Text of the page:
Growth of preantral follicles, corresponding to type 3b to type 5b follicles in the mouse, is gonadotropin-independent, and is regulated primarily by intraovarian and intrafollicular mechanisms. In the FSHp knockout mouse (47) or in the hypogonadal (hpg) mouse, in which a naturally occurring mutation in the gonadotropin-releasing-hormone-gene markedly reduces the synthesis of both FSH and LH from the pituitary (48), preantral follicle growth proceeds normally, confirming the gonadotropin-inde-pendence of this stage of development. However, several mouse models have clearly demonstrated that signaling from the granulosa cells to the oocyte, as well as from the oocyte to the granulosa cells, is necessary for preantral follicle growth and does not require extragonadal input (Table 4B). For example, intrafollicular signaling of kit ligand from granulosa cells to c-kit on the oocyte is critical for preantral follicle development. All mouse oocytes express c-kit, whereas granulosa cells of one-layered growing follicles, preantral follicles, and the outer (mural) layers of preovulatory follicles express kit ligand (49,50). Two hypomorphic kit ligand alleles at the Sl locus, Slt and Slpanda, permit prenatal ovarian development (in contrast to the other alleles mentioned earlier) and initiation of follicular growth, but result in follicular arrest before the two-layer follicle stage (51-53). In Slpanda homozygous mutant ovaries, kit ligand expression is virtually absent (53), because of a large paracentric inversion located 115 kb 5' of the kit ligand coding sequences (54). In addition, blocking antibodies to the c-kit receptor administered to mice during the first 2 wk after birth inhibit ovarian follicular development beyond the one-layer primary-follicle stage (55), further supporting the essential role of kit ligand/c-kit signaling at this stage of follicular development.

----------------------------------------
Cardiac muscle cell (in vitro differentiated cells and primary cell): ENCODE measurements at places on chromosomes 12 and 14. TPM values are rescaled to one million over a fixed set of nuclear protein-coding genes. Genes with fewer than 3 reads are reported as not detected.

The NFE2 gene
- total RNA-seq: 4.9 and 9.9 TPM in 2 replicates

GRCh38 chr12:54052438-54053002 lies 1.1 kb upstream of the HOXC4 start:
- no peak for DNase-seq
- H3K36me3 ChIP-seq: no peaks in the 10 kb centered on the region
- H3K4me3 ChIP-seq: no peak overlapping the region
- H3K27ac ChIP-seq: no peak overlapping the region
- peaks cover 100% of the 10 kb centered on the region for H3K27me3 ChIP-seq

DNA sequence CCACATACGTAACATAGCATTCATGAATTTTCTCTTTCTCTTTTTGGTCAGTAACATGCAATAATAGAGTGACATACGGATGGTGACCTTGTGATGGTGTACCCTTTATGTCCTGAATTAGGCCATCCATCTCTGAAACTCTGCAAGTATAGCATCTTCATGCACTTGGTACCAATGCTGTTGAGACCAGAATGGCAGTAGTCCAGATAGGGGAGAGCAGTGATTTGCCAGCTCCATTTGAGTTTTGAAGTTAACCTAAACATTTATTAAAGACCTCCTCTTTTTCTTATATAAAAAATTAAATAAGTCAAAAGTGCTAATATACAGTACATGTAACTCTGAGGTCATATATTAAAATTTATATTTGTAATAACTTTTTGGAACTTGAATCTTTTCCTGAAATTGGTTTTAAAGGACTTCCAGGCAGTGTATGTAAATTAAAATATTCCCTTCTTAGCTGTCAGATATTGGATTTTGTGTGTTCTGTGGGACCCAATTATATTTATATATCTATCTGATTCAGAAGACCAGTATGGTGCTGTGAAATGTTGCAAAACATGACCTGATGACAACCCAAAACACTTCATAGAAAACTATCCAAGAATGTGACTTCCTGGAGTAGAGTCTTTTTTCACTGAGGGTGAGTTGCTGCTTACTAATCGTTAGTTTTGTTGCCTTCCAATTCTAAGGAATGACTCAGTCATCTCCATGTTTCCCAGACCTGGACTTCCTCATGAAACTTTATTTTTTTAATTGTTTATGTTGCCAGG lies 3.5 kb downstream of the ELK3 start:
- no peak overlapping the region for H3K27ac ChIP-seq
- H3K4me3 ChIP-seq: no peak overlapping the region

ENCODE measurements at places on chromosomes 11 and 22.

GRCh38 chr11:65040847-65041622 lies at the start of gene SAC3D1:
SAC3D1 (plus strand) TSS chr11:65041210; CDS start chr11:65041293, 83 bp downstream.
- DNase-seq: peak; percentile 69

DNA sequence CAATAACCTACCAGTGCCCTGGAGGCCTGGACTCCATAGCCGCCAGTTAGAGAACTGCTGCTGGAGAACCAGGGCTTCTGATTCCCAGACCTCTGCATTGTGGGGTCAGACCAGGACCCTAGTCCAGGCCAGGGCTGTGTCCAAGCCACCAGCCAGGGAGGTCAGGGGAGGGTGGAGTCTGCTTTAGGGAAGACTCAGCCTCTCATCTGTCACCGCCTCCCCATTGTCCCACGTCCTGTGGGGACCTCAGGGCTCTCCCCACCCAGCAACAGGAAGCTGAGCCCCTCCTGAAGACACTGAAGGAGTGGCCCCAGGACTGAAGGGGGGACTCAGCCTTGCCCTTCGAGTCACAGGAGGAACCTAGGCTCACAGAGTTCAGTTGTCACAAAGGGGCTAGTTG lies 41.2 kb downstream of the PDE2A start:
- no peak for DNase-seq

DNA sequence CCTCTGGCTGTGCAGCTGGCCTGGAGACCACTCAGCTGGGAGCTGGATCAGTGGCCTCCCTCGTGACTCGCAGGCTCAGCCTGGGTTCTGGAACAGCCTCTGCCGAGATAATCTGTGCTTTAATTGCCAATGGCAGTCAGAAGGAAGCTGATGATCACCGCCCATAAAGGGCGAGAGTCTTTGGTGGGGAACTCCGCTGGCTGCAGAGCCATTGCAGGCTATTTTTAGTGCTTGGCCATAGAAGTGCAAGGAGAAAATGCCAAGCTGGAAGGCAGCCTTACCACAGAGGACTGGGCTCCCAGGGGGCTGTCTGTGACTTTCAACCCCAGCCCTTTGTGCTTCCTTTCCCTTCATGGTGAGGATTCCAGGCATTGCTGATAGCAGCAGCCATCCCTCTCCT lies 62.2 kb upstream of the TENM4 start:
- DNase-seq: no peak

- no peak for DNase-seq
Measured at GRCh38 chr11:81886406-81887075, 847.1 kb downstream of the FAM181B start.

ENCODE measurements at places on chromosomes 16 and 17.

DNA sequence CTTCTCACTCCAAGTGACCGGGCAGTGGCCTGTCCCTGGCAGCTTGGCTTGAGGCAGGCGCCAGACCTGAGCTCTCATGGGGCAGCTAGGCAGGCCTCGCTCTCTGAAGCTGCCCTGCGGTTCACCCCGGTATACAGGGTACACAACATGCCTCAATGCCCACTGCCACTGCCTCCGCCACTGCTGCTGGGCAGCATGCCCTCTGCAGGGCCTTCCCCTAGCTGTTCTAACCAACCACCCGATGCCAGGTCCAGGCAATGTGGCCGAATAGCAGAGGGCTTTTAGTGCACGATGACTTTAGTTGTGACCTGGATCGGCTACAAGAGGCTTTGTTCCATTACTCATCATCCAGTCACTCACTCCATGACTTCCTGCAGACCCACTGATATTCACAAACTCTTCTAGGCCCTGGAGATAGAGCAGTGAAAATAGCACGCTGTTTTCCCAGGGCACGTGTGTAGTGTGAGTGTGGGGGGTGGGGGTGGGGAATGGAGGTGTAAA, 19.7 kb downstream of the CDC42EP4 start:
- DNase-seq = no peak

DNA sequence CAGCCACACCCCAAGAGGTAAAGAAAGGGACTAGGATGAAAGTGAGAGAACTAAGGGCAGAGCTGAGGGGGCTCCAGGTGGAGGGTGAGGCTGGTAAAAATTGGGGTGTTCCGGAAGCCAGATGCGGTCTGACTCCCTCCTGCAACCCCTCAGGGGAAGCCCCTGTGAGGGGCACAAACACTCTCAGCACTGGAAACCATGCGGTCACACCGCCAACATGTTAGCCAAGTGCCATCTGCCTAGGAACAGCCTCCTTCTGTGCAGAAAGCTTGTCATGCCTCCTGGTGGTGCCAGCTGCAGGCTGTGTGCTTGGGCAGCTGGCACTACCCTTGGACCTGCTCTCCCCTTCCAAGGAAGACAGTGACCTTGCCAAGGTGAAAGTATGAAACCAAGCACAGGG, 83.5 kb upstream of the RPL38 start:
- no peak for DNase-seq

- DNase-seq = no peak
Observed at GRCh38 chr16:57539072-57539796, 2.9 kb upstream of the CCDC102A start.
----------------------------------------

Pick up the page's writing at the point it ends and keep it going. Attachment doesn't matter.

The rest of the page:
Growth-differentiation factor-9 (GDF-9 or Gdf9), a novel, oocyte-expressed member of the transforming growth factor p (TGF-P) superfamily of secreted growth factors, is also necessary for early preantral follicle growth. Gdf9 is first expressed by oocytes of type 3a follicles, and its expression persists in the oocyte through ovulation (56-59). We have generated a GDF-9-deficient mouse model by deleting exon 2, which encodes the entire GDF-9 mature region (60). Heterozygotes of both sexes and males homozygous for the deletion are fertile, but homozygous mutant females are completely infertile. Although follicular recruitment and initiation of growth is grossly normal, no follicles with two or more symmetric or concentric layers of granulosa cells are evident, indicating that folliculogenesis is blocked at the type 3b (primary) follicle stage in these mice (60). This defect in follicular development is not rescued by treatment of the mice with exogenous gonadotropins. In addition, kit ligand and a inhibin mRNA are elevated in these one-layer primary follicles (58). The increased signaling of kit ligand through its receptor, c-kit, in the oocyte, is a probable cause of the increased oocyte size in the Gdf9 knockout ovary (61), further supporting the importance of modulation of kit ligand/c-kit signaling in the postnatal ovary. This finding suggests that GDF-9 is a direct negative regulator of this signaling pathway.